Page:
- Pioneer oil driller goes to Singapore for logistical support after less enthusiastic response from SLPA
- Shipping industry fuming over loss of opportunity and revenue to Sri Lanka
Cairn Lanka Ltd., which has got the contract to start exploratory drilling for oil is looking for logistical support from Singapore for a project in Sri Lanka allegedly after a less enthusiastic response from the Colombo Port authorities.The move by Cairn has caused serious disappointment within the local shipping industry on account of loss of opportunity and revenue.
|The first stage of the Colombo South Harbour was completed yesterday while the breakwater is being constructed speedily. Here, a ship is engaged in dredging the 6.8km long breakwater, during a media tour to showcase the completed sections of the Asian Development Bank (ADB) funded project – Pic by Romesh Danushka Silva
Industry sources said that Cairn had to look to Singapore as support and response from Lankan port authorities had been lukewarm. Others however said that Colombo doesn’t have the competence to handle logistical support apart from Colombo port being very busy with sharp growth in ship and container handling.
The latter view is being rejected by shipping experts who said that Colombo can give logistical support if Lankan authorities were determined.
Cairn plans to start exploratory work in June or July. This week it has called for global expression of interest from suitably experienced services contractors for “logistical support base and associated services at Singapore” in support of the Exploratory Drilling in this deepwater offshore block in the Gulf of Mannar in deep water.
This yard is supposed to store the tubulars, and other drilling equipment and chemicals etc. temporarily and loaded on the company hired supply vessels and rig at Singapore on their way to Sri Lanka.
Only contractors who have a minimum of five years experience in providing these services, any or a combination of, in support of an offshore deepwater drilling campaign will be considered. Only contractors who have commensurate experience in supplying a mobile equipment package and services that meets or exceeds the criteria detailed below, in support of a deepwater exploration drilling campaign, shall be considered.
Drilling rig for the aforesaid requirement has been contracted and is expected to be mobilised to the drilling location sometime in second week on June 2011. Cairn is exploring an option to load the tangibles onto the Drill ship at Singapore enroute her mobilisation to the drilling location. CLPL is looking to lease an area at Singapore for storing the tangibles and other equipment. The contractor would be required to provide support services to manage the supply base as well.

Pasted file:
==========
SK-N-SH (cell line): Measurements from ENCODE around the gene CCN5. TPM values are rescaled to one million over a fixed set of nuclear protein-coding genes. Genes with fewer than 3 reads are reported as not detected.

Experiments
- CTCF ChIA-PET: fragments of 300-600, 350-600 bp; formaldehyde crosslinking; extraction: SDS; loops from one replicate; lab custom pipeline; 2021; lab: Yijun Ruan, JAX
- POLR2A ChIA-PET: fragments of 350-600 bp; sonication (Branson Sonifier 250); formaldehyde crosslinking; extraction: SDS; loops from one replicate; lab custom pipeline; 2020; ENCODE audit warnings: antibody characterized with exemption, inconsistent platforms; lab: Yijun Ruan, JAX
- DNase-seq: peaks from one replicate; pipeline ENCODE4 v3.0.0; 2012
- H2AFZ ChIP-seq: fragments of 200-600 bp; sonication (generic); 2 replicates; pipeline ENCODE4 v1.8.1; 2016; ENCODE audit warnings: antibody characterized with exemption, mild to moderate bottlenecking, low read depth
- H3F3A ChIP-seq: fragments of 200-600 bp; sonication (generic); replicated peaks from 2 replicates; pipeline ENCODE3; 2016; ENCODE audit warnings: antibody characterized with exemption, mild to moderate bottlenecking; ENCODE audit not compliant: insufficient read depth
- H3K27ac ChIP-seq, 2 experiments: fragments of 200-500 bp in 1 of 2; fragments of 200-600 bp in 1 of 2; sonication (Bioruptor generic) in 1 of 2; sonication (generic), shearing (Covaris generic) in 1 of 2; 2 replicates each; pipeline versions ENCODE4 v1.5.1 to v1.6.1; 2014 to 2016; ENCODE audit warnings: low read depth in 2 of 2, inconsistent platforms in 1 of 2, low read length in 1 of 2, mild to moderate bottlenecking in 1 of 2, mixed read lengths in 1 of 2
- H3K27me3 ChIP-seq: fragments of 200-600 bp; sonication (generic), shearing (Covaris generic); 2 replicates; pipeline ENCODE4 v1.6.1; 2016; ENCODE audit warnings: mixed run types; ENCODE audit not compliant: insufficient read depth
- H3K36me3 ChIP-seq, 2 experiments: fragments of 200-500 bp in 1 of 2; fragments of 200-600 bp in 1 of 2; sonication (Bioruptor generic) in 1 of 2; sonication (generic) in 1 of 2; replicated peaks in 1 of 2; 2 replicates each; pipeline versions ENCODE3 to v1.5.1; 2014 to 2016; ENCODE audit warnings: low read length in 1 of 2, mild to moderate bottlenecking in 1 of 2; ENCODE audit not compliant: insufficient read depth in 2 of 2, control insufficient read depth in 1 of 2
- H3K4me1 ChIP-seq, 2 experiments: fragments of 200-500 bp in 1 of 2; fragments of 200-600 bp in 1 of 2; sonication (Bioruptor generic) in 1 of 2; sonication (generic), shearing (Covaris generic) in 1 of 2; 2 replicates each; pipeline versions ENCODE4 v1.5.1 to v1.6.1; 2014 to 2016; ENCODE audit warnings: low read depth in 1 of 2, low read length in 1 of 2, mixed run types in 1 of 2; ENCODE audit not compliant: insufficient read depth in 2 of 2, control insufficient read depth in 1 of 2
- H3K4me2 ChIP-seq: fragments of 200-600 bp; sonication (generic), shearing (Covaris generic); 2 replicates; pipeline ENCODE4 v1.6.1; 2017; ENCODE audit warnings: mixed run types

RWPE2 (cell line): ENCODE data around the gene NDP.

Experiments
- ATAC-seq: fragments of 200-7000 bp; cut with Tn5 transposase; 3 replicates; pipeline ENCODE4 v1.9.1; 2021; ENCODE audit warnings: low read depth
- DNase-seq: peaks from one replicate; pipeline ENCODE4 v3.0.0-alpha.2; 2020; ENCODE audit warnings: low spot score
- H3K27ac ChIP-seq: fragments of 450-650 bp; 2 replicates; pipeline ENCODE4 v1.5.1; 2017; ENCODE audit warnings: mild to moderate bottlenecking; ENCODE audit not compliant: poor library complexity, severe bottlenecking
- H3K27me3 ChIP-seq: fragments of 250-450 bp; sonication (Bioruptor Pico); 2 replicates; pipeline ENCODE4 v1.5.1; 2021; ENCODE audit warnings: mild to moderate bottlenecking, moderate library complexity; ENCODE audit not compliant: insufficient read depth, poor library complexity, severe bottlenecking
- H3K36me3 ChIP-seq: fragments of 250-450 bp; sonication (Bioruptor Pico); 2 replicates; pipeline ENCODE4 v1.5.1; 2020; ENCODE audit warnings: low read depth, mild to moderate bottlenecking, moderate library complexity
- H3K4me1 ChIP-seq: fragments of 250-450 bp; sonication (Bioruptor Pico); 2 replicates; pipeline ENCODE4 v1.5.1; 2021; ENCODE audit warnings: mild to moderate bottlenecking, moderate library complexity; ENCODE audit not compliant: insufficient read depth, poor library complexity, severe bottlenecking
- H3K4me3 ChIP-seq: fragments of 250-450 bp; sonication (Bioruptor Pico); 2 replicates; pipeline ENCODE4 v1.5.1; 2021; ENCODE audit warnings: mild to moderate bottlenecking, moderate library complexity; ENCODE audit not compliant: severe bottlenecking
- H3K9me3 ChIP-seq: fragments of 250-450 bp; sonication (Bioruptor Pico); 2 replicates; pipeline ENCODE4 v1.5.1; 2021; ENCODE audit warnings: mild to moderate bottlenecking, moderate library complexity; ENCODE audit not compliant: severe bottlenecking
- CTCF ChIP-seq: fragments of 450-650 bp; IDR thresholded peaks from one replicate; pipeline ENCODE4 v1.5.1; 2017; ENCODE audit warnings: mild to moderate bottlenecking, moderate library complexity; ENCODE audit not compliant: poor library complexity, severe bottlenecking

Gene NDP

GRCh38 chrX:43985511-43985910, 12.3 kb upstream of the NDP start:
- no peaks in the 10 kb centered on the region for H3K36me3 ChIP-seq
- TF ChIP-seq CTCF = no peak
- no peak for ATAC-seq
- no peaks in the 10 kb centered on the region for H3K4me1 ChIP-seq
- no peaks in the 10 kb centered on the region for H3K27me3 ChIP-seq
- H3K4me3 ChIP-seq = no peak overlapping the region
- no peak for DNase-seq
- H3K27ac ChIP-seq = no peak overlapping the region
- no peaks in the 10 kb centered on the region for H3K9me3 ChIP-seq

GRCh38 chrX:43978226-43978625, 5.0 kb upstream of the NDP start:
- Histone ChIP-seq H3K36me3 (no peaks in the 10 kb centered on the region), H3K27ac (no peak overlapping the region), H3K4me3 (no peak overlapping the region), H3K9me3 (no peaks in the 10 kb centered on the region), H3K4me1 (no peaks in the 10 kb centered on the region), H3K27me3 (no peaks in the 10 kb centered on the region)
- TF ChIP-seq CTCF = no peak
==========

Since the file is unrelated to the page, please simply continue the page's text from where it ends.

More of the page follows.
Sri Lanka to spend $350 m to expand Colombo seafront
COLOMBO (Reuters) - Sri Lanka plans to build a new port city by reclaiming the seafront at a cost of $350 million and selling the land as it expands the island nation’s main harbour, the state-run Port Authority said on Thursday.
As presently envisaged, the creation of 340 acres of new land would partially, if not entirely, block Colombo’s historic Galle Face Green seafront by moving the shoreline farther away.
That stretch of shore is in front of the current location of the Defence Ministry and army headquarters, where Shangri-La Hotels Lanka Ltd., a subsidiary of Hong Kong-listed hotel operator Shangri-La Asia Ltd is building a 500-room hotel.
“It is going to cost us about $350 million to fill it up,” Nihal Keppetipola, managing director of Sri Lanka Ports Authority, told Reuters.
The filling would be funded by deposits on sales, he said. “So we are not going to put up the capital investment. People, including foreigners, will put an advance and then purchase. We will use the money to fill,” he said. The area will have eco-parks, residential areas, offices, and high-rise buildings, Keppetipola said.
However, he declined to comment on pricing. “We will be working on that. But we have to make sure that we earn very much more than $350 million,” he said.
Sri Lanka since 2004 has imposed a 100 percent tax on land purchases by foreign citizens, and it was not immediately clear whether that tax would apply to the new land.
The Indian Ocean nation since the end of a 25-year war in May 2009 has been spending heavily on ports to attract much-needed foreign investments to its $50 billion economy.
Already, the government has been creating new land about a kilometre away from the proposed area, as part of its expansion of the Colombo port.
South Korea’s Hyundai Engineering and Construction Co. is expected to complete a $300 million port expansion by April 2012 with a 6.8 km breakwater for three new container terminals.
Sri Lanka in August signed a $450 million deal with China Merchants Holdings and local conglomerate Aitken Spence to build the first of the three terminals.
Each terminal is expected to add the capability to handle 2.5 million TEUs more. The port now handles 4.5 million TEU. The island nation is also hoping to attract $1.5 billion in investment to build a new city and add services to the new Hambantota port in the deep south, which has been financed by China and opened in November.